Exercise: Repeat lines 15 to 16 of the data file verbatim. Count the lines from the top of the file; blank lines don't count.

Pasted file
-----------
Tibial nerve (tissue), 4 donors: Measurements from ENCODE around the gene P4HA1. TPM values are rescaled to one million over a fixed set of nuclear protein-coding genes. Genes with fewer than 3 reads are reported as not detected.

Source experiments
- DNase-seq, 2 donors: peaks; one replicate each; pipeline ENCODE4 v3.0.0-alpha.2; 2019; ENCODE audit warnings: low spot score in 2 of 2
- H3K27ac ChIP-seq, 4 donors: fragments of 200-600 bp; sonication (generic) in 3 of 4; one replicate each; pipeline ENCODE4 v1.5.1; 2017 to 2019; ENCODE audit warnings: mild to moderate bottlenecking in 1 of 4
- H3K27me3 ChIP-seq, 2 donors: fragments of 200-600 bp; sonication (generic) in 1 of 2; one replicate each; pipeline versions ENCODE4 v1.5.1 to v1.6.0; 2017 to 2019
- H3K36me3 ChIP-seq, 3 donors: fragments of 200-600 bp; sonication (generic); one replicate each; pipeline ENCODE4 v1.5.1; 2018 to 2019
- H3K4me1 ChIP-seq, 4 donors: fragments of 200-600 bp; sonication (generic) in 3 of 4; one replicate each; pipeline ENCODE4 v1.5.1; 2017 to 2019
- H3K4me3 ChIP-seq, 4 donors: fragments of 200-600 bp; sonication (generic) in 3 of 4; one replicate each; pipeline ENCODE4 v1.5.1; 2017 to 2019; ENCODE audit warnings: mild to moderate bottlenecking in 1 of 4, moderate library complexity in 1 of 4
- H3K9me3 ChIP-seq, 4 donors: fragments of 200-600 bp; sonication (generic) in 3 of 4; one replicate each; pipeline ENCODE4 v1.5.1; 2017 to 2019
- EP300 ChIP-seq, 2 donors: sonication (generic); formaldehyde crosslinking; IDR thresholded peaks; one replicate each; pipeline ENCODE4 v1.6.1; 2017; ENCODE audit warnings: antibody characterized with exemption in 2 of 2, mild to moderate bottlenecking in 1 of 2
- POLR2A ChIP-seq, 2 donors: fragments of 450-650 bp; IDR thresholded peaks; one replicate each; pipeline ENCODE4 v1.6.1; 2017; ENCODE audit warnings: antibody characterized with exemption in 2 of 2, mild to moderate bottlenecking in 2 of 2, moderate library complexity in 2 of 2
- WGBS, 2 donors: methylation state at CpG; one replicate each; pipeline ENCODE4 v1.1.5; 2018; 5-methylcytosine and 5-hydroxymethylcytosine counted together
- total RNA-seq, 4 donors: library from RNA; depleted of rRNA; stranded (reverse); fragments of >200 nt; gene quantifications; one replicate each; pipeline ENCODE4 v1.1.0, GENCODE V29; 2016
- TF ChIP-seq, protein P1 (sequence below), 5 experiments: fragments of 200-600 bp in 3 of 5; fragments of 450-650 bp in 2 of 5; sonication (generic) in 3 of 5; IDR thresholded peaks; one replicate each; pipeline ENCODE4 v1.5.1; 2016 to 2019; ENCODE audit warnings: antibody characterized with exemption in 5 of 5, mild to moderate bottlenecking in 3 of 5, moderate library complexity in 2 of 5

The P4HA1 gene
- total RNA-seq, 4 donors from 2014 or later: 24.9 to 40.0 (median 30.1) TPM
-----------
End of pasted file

The P4HA1 gene
- total RNA-seq, 4 donors from 2014 or later: 24.9 to 40.0 (median 30.1) TPM